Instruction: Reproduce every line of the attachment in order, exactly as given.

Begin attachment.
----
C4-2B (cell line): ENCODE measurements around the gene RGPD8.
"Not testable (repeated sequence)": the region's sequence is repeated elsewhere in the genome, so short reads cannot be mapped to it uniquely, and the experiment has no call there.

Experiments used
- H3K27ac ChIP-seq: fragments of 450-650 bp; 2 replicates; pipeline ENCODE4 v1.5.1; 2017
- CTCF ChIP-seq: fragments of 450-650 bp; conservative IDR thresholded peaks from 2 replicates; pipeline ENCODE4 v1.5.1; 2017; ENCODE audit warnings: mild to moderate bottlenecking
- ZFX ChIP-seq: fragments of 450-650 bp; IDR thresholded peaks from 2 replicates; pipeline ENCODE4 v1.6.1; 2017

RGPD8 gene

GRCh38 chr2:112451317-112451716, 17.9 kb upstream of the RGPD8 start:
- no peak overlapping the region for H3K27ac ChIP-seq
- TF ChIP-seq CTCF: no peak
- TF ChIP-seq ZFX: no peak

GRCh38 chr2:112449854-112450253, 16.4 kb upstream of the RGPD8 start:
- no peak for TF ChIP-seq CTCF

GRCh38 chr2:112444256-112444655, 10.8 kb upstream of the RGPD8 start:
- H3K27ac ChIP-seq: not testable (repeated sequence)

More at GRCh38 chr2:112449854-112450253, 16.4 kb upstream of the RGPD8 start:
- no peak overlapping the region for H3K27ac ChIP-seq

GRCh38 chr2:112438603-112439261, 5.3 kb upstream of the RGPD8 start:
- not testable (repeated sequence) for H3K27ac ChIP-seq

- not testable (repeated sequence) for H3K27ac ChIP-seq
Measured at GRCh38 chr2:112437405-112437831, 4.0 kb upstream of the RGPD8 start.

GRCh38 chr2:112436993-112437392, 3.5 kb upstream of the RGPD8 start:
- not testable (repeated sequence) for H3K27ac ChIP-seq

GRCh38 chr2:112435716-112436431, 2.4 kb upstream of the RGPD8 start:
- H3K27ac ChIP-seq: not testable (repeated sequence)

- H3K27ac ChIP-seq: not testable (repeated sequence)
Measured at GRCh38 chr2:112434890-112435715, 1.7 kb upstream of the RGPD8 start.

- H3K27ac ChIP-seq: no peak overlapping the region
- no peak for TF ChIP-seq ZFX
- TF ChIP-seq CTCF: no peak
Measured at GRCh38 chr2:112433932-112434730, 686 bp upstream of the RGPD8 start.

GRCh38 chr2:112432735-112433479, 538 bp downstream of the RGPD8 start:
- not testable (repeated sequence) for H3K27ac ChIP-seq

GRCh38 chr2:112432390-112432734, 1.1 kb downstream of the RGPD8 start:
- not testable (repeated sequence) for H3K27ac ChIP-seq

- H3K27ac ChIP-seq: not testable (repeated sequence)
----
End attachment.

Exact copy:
C4-2B (cell line): ENCODE measurements around the gene RGPD8.
"Not testable (repeated sequence)": the region's sequence is repeated elsewhere in the genome, so short reads cannot be mapped to it uniquely, and the experiment has no call there.

Experiments used
- H3K27ac ChIP-seq: fragments of 450-650 bp; 2 replicates; pipeline ENCODE4 v1.5.1; 2017
- CTCF ChIP-seq: fragments of 450-650 bp; conservative IDR thresholded peaks from 2 replicates; pipeline ENCODE4 v1.5.1; 2017; ENCODE audit warnings: mild to moderate bottlenecking
- ZFX ChIP-seq: fragments of 450-650 bp; IDR thresholded peaks from 2 replicates; pipeline ENCODE4 v1.6.1; 2017

RGPD8 gene

GRCh38 chr2:112451317-112451716, 17.9 kb upstream of the RGPD8 start:
- no peak overlapping the region for H3K27ac ChIP-seq
- TF ChIP-seq CTCF: no peak
- TF ChIP-seq ZFX: no peak

GRCh38 chr2:112449854-112450253, 16.4 kb upstream of the RGPD8 start:
- no peak for TF ChIP-seq CTCF

GRCh38 chr2:112444256-112444655, 10.8 kb upstream of the RGPD8 start:
- H3K27ac ChIP-seq: not testable (repeated sequence)

More at GRCh38 chr2:112449854-112450253, 16.4 kb upstream of the RGPD8 start:
- no peak overlapping the region for H3K27ac ChIP-seq

GRCh38 chr2:112438603-112439261, 5.3 kb upstream of the RGPD8 start:
- not testable (repeated sequence) for H3K27ac ChIP-seq

- not testable (repeated sequence) for H3K27ac ChIP-seq
Measured at GRCh38 chr2:112437405-112437831, 4.0 kb upstream of the RGPD8 start.

GRCh38 chr2:112436993-112437392, 3.5 kb upstream of the RGPD8 start:
- not testable (repeated sequence) for H3K27ac ChIP-seq

GRCh38 chr2:112435716-112436431, 2.4 kb upstream of the RGPD8 start:
- H3K27ac ChIP-seq: not testable (repeated sequence)

- H3K27ac ChIP-seq: not testable (repeated sequence)
Measured at GRCh38 chr2:112434890-112435715, 1.7 kb upstream of the RGPD8 start.

- H3K27ac ChIP-seq: no peak overlapping the region
- no peak for TF ChIP-seq ZFX
- TF ChIP-seq CTCF: no peak
Measured at GRCh38 chr2:112433932-112434730, 686 bp upstream of the RGPD8 start.

GRCh38 chr2:112432735-112433479, 538 bp downstream of the RGPD8 start:
- not testable (repeated sequence) for H3K27ac ChIP-seq

GRCh38 chr2:112432390-112432734, 1.1 kb downstream of the RGPD8 start:
- not testable (repeated sequence) for H3K27ac ChIP-seq

- H3K27ac ChIP-seq: not testable (repeated sequence)